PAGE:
Contestants watch a video of a male contestant on electronic screens during the recording of an episode of popular Chinese matchmaking television show "If You Are the One" in Beijing September 24, 2011.Dating in China sounds ever-more depressing, with stories about "leftover women" and lonely male "bare branches" becoming all too common-place.The sad demographics that create these stories are undeniable — thanks in part to China's one child policy, China may soon be looking at 12 to 15 percent of its male population being unable to ever find a wife.
Larmer describes one of Yang's newest jobs — finding a wife for a divorced 42-year-old property mogul willing to spend half a million on the hunt. Big, as I’ll call him — he insisted that [matchmaking service] Diamond Love not reveal his name — is a member of China’s fuyidai, the “first-generation rich” who have leapt from poverty to extreme wealth in a single bound, often jettisoning their first wives in the process.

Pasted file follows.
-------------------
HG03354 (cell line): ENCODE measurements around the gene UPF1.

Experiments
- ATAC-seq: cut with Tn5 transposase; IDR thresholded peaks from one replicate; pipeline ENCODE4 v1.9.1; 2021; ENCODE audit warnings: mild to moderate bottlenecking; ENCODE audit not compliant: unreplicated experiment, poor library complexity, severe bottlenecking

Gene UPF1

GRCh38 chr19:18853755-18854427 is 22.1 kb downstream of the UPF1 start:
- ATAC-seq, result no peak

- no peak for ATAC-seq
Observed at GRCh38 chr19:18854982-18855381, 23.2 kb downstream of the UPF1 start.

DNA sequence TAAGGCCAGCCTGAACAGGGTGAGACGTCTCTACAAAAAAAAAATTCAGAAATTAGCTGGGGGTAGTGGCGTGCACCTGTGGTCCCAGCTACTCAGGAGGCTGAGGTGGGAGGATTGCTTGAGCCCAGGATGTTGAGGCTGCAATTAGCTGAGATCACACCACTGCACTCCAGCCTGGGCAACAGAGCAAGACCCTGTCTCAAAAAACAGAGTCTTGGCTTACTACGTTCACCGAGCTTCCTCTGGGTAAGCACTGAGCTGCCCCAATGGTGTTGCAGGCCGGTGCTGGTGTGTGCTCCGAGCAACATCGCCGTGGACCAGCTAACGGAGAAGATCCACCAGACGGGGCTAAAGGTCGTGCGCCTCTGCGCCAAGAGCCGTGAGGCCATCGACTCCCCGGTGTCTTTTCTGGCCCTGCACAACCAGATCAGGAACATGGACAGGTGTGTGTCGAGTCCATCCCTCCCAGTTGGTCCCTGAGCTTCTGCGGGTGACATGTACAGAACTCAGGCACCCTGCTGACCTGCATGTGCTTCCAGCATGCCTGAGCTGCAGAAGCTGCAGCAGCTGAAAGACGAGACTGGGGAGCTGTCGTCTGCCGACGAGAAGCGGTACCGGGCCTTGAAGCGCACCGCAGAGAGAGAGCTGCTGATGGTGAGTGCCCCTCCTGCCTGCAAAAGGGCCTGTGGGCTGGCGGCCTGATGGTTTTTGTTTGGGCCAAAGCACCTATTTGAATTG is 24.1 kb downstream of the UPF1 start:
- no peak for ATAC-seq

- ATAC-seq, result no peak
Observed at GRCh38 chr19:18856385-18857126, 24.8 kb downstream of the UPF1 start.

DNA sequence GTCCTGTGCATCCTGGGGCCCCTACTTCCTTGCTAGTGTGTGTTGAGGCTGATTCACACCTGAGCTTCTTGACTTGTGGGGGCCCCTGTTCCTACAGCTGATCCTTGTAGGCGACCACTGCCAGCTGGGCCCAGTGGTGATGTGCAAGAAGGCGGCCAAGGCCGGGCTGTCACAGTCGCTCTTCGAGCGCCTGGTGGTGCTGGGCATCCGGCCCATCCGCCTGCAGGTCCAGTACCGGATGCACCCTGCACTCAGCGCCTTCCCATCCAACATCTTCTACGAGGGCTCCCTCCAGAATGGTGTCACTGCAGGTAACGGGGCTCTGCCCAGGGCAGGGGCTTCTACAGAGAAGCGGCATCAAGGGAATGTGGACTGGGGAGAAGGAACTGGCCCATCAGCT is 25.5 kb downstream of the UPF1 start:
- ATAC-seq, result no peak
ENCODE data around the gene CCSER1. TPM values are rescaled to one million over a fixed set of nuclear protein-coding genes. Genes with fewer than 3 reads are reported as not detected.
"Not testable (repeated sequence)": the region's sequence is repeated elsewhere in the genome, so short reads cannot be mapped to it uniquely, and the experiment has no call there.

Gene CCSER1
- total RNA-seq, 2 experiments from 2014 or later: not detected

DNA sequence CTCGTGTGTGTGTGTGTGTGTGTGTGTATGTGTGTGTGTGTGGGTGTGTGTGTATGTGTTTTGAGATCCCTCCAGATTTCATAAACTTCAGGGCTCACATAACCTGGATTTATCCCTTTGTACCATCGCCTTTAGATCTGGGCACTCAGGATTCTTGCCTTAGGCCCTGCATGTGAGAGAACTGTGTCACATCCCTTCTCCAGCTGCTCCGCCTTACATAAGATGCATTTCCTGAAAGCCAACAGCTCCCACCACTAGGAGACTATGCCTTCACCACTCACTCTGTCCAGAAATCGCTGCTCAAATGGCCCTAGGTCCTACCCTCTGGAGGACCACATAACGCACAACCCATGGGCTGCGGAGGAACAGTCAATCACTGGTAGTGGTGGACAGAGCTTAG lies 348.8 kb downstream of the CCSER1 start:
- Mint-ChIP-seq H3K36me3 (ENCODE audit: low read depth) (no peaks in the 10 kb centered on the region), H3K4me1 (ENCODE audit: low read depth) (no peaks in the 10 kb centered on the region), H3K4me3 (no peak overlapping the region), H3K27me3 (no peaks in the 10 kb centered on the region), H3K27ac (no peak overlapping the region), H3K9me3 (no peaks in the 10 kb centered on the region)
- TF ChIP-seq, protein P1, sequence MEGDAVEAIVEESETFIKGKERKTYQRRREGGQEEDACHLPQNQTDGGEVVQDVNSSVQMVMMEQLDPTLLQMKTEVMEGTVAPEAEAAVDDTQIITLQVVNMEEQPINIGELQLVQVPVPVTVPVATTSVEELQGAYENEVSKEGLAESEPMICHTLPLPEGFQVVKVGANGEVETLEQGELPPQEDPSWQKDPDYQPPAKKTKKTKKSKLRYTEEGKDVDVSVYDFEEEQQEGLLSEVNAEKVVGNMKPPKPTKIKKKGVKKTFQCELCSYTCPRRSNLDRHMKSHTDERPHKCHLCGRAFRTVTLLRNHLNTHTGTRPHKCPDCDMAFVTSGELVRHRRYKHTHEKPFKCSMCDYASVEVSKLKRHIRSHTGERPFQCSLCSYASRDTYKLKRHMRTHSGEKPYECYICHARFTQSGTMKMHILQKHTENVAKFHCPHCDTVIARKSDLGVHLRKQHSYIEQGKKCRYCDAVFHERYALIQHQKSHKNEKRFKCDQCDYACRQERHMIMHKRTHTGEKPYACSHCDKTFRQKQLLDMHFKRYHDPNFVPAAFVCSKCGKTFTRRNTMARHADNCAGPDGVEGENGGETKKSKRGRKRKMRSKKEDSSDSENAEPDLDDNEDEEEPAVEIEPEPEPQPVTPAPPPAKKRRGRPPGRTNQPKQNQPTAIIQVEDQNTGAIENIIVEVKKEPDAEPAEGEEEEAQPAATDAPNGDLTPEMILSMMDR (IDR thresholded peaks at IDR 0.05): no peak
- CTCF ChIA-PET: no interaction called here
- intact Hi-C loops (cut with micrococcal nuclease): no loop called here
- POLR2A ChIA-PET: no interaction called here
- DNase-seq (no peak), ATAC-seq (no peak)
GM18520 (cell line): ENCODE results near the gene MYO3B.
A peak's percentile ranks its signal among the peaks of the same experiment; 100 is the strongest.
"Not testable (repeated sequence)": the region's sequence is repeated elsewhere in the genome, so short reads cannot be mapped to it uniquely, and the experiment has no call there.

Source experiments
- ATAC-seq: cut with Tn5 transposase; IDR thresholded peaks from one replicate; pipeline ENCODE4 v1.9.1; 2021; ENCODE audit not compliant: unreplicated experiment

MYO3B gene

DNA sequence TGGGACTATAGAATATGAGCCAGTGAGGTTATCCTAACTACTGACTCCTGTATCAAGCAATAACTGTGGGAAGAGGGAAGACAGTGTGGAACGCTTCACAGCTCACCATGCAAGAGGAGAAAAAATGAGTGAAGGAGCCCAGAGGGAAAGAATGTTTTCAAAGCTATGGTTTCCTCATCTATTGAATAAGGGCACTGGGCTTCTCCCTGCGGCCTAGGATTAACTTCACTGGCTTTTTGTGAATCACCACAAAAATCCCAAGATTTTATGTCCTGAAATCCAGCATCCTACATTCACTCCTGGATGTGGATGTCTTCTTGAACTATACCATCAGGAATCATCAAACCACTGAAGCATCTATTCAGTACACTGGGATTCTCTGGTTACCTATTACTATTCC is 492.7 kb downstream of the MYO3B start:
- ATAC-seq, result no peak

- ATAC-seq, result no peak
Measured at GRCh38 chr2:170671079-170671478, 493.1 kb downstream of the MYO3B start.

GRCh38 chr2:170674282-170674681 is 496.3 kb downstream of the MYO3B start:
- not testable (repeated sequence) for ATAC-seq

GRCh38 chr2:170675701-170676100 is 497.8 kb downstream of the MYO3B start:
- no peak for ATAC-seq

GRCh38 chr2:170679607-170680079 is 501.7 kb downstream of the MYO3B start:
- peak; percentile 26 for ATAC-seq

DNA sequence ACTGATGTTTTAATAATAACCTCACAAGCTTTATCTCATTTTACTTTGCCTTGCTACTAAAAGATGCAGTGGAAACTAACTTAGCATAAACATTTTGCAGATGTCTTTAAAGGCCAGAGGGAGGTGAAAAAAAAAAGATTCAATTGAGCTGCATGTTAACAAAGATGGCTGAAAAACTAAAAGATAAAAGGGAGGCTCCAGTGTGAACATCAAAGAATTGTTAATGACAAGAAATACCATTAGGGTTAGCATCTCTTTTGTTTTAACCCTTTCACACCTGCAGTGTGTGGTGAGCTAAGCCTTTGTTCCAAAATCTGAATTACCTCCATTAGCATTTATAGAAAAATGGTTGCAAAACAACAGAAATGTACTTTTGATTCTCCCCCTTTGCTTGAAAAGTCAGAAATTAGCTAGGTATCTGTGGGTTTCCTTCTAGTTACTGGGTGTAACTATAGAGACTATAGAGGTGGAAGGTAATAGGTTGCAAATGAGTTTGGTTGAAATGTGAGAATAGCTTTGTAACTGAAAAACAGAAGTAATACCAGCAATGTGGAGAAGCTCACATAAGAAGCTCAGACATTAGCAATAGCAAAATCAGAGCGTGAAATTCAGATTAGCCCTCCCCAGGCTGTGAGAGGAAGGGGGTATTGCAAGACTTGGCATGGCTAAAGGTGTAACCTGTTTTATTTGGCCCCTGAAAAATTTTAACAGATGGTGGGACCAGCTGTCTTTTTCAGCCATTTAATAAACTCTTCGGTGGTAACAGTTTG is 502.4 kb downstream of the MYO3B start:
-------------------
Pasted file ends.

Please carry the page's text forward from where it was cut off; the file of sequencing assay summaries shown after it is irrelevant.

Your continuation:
Diamond Love’s clientele also includes many fuerdai, or “second-generation-rich,” men and women in their 20s and 30s whose search is often bankrolled by wealthy parents keen on exerting control over their marital choices as well as the family inheritance. Big are accustomed to being the boss and can be the most uncompromising clients. Big had an excruciatingly specific requirement for his second wife.